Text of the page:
Yeshua watched the images form and delete as YHVH worked out the intricate details of life dependent on life.  He was working backward, forming the most important designs in his mind then adding the details that would enhance their lives and make them thrive.  The visions grew layer upon layer: food, water, shelter, atmosphere, worlds. . .warmth and cold. . .placements and seasons. . .  For if anything was not placed just right, and at the right time, the whole tapestry  of his dream could begin to unravel.  Yeshua was awestruck by  his father's mind and mesmerized by his visions of beauty and craftmanship-from the tiniest spider web to the exact measurements and distances of stars and planets.

 

 

 

 

 

 

 

 

 

 

 

 

 

 

 

Edited by Becky Bradley
added new information
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I understand the concern about having two names starting with the same letter. It can be confusing. However, in this case, one name is all capital letters, which makes it easily distinguishable from the other. I think the way you have it here is fine.

 

 

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thank you, Carolina.  it never occurred to me that using all caps would make a difference, though I'm still not sure how to pronounce it when read out loud.

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If you are planning this as an audio book, then pronunciation will be a consideration for you. However, you're not the first person to use those capitalized letters. How are they pronounced in other writings?

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Carolina, thank you for your response.  I honestly do believe out of all my books, this particular one will be published someday and has God's hand in its writing.  One of the questions I anticipate will be the pronunciation of YHVH.  Yehovah is the way most sites say it.  Being God's real  name, I was concerned about getting it as accurate as possible.  I suppose if I explain how others have come up with this pronunciation, it would be satisfactory.  I'm thinking about including a page on name and word pronunciations at the beginning of the book as I have seen others do. 

 

Because you pointed out the difference between Yeshua and YHVH is the capital letters; it gives me peace of mind to use it like I originally wanted to in my book.  Thank you for that. :)

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You are very welcome. Just looking at it in print, YHVH really stands out, so I don't think that will be a problem.

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I know and understand what she said, but why can't you use your name for a character? Really?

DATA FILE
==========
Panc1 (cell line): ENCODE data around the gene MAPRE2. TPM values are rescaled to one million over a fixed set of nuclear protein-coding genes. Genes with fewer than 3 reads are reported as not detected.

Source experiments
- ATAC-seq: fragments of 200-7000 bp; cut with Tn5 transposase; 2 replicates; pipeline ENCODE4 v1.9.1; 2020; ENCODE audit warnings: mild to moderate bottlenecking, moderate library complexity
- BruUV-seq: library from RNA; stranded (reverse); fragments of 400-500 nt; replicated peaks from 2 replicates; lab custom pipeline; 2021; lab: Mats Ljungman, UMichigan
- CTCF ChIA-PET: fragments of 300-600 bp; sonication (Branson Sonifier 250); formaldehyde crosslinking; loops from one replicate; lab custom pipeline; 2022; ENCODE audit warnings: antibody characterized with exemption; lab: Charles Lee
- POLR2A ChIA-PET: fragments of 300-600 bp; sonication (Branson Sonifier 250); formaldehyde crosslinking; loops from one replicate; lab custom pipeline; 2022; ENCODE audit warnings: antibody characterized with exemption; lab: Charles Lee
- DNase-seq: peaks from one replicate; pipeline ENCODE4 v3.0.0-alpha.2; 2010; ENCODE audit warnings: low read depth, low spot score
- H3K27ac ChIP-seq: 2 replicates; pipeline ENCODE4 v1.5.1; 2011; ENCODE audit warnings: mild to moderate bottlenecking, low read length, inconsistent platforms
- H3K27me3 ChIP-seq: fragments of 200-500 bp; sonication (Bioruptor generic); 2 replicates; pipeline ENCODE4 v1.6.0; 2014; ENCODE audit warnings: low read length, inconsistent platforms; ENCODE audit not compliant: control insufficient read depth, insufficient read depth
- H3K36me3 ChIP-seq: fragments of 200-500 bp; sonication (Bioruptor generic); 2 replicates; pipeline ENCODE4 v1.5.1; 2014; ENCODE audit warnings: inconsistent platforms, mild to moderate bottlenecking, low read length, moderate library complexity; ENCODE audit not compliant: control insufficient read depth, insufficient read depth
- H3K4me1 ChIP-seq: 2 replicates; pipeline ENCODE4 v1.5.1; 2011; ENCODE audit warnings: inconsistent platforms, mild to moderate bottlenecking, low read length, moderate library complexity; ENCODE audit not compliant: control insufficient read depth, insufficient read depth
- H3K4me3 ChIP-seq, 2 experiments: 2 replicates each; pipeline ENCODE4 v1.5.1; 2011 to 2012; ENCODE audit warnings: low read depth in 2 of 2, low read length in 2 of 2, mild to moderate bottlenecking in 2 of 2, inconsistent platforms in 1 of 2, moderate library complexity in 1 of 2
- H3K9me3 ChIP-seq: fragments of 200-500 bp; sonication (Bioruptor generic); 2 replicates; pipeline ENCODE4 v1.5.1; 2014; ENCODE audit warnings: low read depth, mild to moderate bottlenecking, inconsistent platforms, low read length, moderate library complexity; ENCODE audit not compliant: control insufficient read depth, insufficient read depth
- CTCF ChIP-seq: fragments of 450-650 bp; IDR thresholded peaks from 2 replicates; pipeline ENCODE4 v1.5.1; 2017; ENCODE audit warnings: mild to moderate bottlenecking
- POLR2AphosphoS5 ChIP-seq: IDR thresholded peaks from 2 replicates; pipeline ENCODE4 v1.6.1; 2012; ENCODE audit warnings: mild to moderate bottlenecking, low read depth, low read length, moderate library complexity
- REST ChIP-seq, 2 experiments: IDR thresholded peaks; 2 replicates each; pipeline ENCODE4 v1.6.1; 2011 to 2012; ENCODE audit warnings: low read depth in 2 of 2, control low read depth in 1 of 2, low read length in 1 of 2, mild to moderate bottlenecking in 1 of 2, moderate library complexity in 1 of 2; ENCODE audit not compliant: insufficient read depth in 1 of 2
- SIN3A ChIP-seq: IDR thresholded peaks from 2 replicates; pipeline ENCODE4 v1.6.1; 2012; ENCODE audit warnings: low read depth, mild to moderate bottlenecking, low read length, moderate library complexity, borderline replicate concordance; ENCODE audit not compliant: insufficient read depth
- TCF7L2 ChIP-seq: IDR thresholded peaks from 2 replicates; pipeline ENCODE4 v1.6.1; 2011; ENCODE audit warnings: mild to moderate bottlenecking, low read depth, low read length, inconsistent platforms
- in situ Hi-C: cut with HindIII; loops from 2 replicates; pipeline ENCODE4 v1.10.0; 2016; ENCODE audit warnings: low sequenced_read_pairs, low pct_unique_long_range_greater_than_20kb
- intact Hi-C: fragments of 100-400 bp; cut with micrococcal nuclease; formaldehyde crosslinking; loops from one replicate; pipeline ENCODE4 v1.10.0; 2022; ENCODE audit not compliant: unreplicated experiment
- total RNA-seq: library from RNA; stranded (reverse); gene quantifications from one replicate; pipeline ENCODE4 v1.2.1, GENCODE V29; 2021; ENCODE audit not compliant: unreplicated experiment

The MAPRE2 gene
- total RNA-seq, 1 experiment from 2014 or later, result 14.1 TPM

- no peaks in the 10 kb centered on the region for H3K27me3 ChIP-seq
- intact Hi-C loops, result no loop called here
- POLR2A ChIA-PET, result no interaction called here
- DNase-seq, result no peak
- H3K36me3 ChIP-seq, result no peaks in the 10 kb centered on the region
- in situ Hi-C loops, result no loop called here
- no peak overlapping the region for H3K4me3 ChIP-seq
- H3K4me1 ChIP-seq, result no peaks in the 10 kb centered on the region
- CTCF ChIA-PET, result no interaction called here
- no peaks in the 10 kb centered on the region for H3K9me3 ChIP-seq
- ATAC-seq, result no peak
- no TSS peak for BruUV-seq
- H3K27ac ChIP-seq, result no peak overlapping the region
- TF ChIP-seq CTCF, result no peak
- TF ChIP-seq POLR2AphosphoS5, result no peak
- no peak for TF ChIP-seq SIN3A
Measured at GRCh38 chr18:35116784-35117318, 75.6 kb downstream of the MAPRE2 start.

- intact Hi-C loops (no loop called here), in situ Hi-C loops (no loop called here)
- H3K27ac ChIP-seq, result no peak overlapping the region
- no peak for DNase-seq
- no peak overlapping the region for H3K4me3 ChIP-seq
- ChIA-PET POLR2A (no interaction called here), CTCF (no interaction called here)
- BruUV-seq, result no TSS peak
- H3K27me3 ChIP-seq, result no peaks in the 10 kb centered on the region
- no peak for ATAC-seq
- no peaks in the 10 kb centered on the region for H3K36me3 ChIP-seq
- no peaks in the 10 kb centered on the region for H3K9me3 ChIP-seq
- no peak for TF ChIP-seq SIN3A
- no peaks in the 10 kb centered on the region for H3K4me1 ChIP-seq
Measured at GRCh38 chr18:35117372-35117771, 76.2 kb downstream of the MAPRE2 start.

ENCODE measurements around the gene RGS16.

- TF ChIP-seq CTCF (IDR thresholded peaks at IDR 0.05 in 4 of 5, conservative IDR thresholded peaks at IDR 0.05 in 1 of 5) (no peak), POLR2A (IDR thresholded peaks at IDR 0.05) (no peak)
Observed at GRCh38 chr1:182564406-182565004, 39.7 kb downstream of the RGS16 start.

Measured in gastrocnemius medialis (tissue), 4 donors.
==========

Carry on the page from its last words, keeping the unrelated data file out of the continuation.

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38 minutes ago, zx1ninja said:

I know and understand what she said, but why can't you use your name for a character? Really?

Because if Z writes about character Z being an ax-wielding serial killer, we might get worried! 😳😱😵💀 

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She said to never use your real name for your character. presumably because the agent/publisher wont like it and it's not professional. I'd like to specifically know why?

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Posted (edited)
4 minutes ago, carolinamtne said:

We MIGHT?

It's a distinct possibility. 😁

Edited by Alley
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14 hours ago, zx1ninja said:

I'd like to specifically know why?

 

No real reason, except that it will show your name in the author's space and the reader will wonder, "Hey, that guy used his name for one of the characters!"

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So if my first name is John and my protagonist's first name is John that's a problem? 

 

Okay, but I still don't get the problem. 

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I think there's a few things going on there. I think it's less of a problem if the name is really common. For example, John is a common enough name that readers probably won't think the author is writing himself into the novel, but if the name is unique, readers will think the author is trying to insert himself into the world of his characters. 

 

As for writing yourself into fiction, readers respond to that in different ways. Usually, it doesn't really bother me--especially if the character is a minor one, but I recently read a novel in which the main character was a writer who wrote all the books the author of the novel had written. (She didn't share the author's name, just her bibliography.) It was highly distracting, especially since other characters were often praising the main character for her well-written books. It felt a bit self-indulgent to me--as if the author was telling readers what to think of her past novels. I think that's the danger of writing yourself into a novel--it distracts readers from the actual story and puts the focus on the author instead of the characters.